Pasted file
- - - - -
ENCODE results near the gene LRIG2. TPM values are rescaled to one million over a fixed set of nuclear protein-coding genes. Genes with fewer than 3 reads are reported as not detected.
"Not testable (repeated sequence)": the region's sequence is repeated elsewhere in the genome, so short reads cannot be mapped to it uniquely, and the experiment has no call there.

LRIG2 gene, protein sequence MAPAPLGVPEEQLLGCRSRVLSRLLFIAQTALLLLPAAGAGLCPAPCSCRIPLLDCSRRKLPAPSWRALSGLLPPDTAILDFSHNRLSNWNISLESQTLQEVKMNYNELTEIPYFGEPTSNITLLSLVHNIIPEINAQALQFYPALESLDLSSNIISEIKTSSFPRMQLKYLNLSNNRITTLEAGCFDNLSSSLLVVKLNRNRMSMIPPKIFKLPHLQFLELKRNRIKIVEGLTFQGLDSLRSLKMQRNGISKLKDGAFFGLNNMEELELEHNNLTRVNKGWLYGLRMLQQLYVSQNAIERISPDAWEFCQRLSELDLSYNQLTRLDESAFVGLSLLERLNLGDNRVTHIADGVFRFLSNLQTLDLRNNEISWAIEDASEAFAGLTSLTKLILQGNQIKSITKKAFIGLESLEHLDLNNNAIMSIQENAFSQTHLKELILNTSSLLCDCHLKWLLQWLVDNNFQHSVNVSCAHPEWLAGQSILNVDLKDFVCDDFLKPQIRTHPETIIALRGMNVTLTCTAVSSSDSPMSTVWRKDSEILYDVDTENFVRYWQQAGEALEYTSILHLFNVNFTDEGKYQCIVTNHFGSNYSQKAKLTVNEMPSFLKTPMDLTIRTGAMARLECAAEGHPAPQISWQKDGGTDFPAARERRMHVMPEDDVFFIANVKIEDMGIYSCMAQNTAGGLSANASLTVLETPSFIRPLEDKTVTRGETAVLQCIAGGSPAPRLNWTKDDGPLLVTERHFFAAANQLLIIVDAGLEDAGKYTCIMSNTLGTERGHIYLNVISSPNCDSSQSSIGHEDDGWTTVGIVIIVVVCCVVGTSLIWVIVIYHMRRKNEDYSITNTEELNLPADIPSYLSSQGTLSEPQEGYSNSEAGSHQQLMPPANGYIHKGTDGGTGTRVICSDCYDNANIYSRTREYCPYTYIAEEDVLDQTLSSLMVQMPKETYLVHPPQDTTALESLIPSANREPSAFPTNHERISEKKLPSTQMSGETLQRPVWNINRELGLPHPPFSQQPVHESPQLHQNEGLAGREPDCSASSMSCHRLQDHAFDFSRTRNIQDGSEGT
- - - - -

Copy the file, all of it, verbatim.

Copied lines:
ENCODE results near the gene LRIG2. TPM values are rescaled to one million over a fixed set of nuclear protein-coding genes. Genes with fewer than 3 reads are reported as not detected.
"Not testable (repeated sequence)": the region's sequence is repeated elsewhere in the genome, so short reads cannot be mapped to it uniquely, and the experiment has no call there.

LRIG2 gene, protein sequence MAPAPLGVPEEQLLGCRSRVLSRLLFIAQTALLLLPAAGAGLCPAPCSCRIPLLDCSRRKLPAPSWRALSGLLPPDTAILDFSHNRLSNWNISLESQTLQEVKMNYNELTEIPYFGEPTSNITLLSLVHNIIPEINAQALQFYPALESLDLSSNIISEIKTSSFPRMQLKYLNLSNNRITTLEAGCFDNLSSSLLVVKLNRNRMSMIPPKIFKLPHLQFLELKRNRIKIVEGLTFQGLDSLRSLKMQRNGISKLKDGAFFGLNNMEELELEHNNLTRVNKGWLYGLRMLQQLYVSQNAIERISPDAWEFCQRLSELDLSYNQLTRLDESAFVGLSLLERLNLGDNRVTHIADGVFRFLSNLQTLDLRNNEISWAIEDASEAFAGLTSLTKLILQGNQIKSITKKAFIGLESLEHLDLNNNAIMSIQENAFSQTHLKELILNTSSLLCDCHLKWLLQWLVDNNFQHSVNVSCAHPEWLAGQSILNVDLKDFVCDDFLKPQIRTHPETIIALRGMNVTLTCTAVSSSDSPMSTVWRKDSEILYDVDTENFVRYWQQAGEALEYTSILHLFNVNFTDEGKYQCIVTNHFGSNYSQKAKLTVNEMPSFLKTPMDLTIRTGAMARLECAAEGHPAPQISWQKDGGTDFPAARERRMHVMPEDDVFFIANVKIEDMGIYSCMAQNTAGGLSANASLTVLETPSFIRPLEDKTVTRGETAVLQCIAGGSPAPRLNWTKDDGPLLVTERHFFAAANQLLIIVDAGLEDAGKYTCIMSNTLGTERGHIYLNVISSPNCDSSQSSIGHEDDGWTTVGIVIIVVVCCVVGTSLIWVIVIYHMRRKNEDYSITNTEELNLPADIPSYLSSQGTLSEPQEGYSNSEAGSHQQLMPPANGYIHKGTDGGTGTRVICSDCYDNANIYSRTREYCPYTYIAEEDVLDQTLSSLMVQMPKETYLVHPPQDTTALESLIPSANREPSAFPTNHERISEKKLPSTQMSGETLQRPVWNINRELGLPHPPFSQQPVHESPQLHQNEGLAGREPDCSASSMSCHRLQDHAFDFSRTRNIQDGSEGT